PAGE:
The media, LGBTQ+ activists and representatives of the Queensland and Federal governments have taken issue with a submission made by the Presbyterian Church of Australia (“PCA”) to the Australian Law Reform Commission’s Inquiry into Religious Educational Institutes and Anti-Discrimination Laws.
In the submission, the PCA responds to a hypothetical example in the ALRC’s consultation paper of an LGBTQ+ student being elected school captain by stating that students in active same-sex relationships or in a sexually active unmarried heterosexual relationship would not “be able to give appropriate Christian leadership in a Christian school which requires modelling Christian living”.
The PCA argues that a school should have the right to select student leaders in line with their Christian ethos. That triggered an avalanche of criticism from government officials claiming this basic principle of religious freedom was anathema to Australian society.
Queensland Youth Affairs Minister Meaghan Scanlon said the PCA’s views “had no place in modern Queensland, and sent a message of ‘hate and division’”.
Queensland Education Minister Grace Grace said she did not believe it was right that students were denied leadership opportunities for the reasons given in the PCA’s submission.
“Being involved in leadership opportunities is a key part of school life”, Ms Grace said.
A spokesperson for federal Education Minister Jason Clare said “no child should ever be discriminated against”.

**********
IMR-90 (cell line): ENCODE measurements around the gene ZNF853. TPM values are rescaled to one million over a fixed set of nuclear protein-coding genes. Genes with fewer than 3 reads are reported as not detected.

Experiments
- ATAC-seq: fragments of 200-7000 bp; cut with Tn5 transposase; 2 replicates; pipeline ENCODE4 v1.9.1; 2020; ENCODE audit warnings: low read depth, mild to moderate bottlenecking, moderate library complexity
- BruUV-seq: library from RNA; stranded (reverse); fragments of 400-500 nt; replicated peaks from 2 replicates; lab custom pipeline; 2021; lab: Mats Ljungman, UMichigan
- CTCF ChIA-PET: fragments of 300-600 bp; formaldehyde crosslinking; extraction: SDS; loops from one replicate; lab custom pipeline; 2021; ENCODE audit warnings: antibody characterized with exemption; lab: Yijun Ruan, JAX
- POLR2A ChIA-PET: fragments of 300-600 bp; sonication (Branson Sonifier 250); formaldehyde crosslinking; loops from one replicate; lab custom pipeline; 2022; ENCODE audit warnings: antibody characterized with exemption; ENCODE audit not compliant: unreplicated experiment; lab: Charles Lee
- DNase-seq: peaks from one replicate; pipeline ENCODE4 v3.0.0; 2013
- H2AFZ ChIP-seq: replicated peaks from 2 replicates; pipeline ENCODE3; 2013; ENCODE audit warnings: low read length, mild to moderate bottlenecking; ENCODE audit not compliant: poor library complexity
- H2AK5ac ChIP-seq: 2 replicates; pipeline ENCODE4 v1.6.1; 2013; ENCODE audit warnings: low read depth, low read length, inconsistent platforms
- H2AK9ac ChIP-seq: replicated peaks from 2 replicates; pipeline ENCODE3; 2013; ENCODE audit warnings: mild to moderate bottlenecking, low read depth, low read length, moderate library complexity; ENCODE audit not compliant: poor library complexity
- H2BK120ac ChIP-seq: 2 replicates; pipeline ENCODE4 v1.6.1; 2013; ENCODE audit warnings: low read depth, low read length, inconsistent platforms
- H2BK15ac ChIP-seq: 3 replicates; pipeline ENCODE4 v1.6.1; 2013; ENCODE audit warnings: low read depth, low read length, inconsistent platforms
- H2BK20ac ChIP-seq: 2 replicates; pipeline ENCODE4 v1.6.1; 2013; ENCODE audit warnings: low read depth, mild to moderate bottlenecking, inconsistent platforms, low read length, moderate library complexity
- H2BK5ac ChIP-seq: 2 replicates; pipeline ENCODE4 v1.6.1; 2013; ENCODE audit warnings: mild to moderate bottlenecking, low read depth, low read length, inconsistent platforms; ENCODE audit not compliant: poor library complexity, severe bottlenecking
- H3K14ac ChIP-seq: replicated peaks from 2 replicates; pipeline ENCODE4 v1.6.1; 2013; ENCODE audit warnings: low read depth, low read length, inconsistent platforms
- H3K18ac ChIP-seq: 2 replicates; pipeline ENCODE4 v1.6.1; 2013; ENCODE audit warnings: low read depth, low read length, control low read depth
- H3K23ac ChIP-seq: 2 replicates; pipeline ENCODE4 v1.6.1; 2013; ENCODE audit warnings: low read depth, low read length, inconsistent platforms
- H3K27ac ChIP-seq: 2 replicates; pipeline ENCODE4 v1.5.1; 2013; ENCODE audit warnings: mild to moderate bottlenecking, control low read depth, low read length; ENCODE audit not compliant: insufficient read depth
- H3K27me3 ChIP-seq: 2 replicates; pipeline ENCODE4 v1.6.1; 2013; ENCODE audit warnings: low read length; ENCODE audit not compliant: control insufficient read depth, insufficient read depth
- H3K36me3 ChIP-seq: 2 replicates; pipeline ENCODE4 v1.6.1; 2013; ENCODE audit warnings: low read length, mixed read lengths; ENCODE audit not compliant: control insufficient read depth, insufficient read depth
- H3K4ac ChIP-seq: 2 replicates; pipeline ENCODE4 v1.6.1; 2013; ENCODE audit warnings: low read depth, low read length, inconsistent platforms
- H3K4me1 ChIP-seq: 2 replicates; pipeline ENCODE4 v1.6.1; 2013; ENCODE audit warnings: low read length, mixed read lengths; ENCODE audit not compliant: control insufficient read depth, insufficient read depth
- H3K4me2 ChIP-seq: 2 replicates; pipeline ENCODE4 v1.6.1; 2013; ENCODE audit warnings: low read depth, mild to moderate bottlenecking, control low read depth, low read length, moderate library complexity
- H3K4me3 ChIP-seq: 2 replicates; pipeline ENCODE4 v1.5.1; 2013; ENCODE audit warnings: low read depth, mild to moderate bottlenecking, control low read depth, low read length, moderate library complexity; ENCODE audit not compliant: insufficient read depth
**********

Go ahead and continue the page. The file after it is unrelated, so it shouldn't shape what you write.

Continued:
Activists also singled out the PCA’s submission. Matilda Alexander from the Queensland LGBTI+ Legal Service said the church’s submission was ”dangerous” and “breaches human rights”.
The PCA submission, along with those of numerous other churches and Christian organisations, urges the ALRC to reconsider its proposals and to “recommend a legal framework that will allow religious schools to operate as communities of faith that can express their religious commitments holistically, thus enabling the genuine formation of students”.
The attacks directed at the PCA by opponents demonstrate a fundamental misunderstanding and incomprehension of the purpose and importance of religious freedom. The church has affirmed the importance of religious freedom rights, parental rights and the right of an organisation to operate its schools in accordance with its Christian ethos and biblical teaching. These are far from hateful or divisive statements.
These attacks are unfair and unwarranted. In their comments, the PCA applied the same standard to both all students, which is to uphold the Christian teaching in the example of their lives. The school wants to have its student leaders (and teachers and staff) model Christian living to the other students. This is not a controversial stance for a Christian organisation to hold.
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